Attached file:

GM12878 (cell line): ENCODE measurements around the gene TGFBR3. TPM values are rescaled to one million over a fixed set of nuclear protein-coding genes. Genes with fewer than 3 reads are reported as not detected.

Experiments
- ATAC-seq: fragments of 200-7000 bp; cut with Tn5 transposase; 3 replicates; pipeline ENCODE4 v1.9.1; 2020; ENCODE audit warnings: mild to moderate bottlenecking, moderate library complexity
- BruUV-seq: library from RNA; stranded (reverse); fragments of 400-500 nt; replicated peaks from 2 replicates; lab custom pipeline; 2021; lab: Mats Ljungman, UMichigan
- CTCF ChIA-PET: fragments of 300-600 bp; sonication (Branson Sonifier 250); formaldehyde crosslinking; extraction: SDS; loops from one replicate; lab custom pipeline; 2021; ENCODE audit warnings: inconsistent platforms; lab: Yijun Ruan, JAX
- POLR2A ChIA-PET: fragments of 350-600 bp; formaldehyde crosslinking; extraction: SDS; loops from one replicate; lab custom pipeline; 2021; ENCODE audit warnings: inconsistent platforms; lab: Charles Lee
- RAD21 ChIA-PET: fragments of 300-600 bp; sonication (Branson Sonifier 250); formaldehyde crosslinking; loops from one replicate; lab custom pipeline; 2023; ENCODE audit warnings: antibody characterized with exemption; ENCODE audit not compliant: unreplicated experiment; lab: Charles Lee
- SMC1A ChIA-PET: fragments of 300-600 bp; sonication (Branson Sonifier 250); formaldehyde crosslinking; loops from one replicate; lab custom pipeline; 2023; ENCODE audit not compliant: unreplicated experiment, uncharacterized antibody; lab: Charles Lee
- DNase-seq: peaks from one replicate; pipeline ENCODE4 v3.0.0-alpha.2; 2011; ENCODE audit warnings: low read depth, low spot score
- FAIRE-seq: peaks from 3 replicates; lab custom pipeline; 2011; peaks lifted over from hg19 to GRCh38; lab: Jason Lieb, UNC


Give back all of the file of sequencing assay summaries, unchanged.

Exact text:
GM12878 (cell line): ENCODE measurements around the gene TGFBR3. TPM values are rescaled to one million over a fixed set of nuclear protein-coding genes. Genes with fewer than 3 reads are reported as not detected.

Experiments
- ATAC-seq: fragments of 200-7000 bp; cut with Tn5 transposase; 3 replicates; pipeline ENCODE4 v1.9.1; 2020; ENCODE audit warnings: mild to moderate bottlenecking, moderate library complexity
- BruUV-seq: library from RNA; stranded (reverse); fragments of 400-500 nt; replicated peaks from 2 replicates; lab custom pipeline; 2021; lab: Mats Ljungman, UMichigan
- CTCF ChIA-PET: fragments of 300-600 bp; sonication (Branson Sonifier 250); formaldehyde crosslinking; extraction: SDS; loops from one replicate; lab custom pipeline; 2021; ENCODE audit warnings: inconsistent platforms; lab: Yijun Ruan, JAX
- POLR2A ChIA-PET: fragments of 350-600 bp; formaldehyde crosslinking; extraction: SDS; loops from one replicate; lab custom pipeline; 2021; ENCODE audit warnings: inconsistent platforms; lab: Charles Lee
- RAD21 ChIA-PET: fragments of 300-600 bp; sonication (Branson Sonifier 250); formaldehyde crosslinking; loops from one replicate; lab custom pipeline; 2023; ENCODE audit warnings: antibody characterized with exemption; ENCODE audit not compliant: unreplicated experiment; lab: Charles Lee
- SMC1A ChIA-PET: fragments of 300-600 bp; sonication (Branson Sonifier 250); formaldehyde crosslinking; loops from one replicate; lab custom pipeline; 2023; ENCODE audit not compliant: unreplicated experiment, uncharacterized antibody; lab: Charles Lee
- DNase-seq: peaks from one replicate; pipeline ENCODE4 v3.0.0-alpha.2; 2011; ENCODE audit warnings: low read depth, low spot score
- FAIRE-seq: peaks from 3 replicates; lab custom pipeline; 2011; peaks lifted over from hg19 to GRCh38; lab: Jason Lieb, UNC